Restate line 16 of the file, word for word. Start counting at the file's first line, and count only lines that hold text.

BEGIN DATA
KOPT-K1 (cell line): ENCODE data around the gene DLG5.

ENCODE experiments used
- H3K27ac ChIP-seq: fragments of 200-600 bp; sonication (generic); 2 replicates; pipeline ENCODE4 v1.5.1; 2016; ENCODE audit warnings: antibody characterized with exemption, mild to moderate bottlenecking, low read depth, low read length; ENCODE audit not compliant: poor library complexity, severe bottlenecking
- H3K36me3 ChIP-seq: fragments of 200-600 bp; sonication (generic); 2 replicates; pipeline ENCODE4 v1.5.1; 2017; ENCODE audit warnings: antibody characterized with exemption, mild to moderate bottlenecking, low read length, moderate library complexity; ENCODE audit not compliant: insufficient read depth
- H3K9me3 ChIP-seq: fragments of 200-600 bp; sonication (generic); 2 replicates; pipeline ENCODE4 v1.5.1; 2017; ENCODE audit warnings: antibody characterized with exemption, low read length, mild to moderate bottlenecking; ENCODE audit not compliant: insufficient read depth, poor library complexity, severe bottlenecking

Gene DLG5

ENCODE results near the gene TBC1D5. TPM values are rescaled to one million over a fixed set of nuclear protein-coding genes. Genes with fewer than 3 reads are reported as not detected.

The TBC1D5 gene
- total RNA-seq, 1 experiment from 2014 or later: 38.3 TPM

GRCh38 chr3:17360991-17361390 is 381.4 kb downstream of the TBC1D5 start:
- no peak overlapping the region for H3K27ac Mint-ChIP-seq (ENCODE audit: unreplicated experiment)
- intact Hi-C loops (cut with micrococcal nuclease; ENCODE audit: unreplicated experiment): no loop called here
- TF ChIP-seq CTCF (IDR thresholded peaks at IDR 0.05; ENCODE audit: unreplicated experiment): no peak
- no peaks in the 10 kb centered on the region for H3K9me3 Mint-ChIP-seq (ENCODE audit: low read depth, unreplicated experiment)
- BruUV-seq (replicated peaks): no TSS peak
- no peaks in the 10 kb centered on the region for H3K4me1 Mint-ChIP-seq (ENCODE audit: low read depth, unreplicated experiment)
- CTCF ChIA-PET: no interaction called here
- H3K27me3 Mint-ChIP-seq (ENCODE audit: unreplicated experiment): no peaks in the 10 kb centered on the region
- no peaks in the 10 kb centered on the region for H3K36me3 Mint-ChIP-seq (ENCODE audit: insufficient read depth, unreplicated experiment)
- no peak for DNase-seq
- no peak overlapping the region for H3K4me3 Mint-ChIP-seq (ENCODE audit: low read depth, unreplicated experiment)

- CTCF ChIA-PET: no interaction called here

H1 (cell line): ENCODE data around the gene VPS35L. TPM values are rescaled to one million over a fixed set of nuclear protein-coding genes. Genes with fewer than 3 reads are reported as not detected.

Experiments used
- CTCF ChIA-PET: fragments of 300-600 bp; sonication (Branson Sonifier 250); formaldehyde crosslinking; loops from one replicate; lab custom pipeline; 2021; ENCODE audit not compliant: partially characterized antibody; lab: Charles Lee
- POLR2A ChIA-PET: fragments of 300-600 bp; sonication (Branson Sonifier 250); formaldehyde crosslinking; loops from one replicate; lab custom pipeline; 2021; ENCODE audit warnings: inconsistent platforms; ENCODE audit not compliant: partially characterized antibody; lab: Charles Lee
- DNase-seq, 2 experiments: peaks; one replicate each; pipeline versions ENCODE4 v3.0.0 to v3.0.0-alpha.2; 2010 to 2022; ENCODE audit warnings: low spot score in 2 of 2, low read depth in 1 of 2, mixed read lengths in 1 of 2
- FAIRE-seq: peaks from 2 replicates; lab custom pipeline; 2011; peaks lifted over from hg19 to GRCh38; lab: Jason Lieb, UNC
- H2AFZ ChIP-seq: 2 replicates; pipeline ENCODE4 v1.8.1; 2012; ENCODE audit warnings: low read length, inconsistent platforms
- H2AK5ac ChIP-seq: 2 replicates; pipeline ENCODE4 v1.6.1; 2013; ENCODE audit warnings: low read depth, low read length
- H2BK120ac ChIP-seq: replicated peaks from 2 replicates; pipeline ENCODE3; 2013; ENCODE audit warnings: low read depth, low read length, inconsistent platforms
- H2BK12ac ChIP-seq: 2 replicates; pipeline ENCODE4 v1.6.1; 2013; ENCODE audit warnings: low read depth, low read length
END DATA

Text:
- no peaks in the 10 kb centered on the region for H3K4me1 Mint-ChIP-seq (ENCODE audit: low read depth, unreplicated experiment)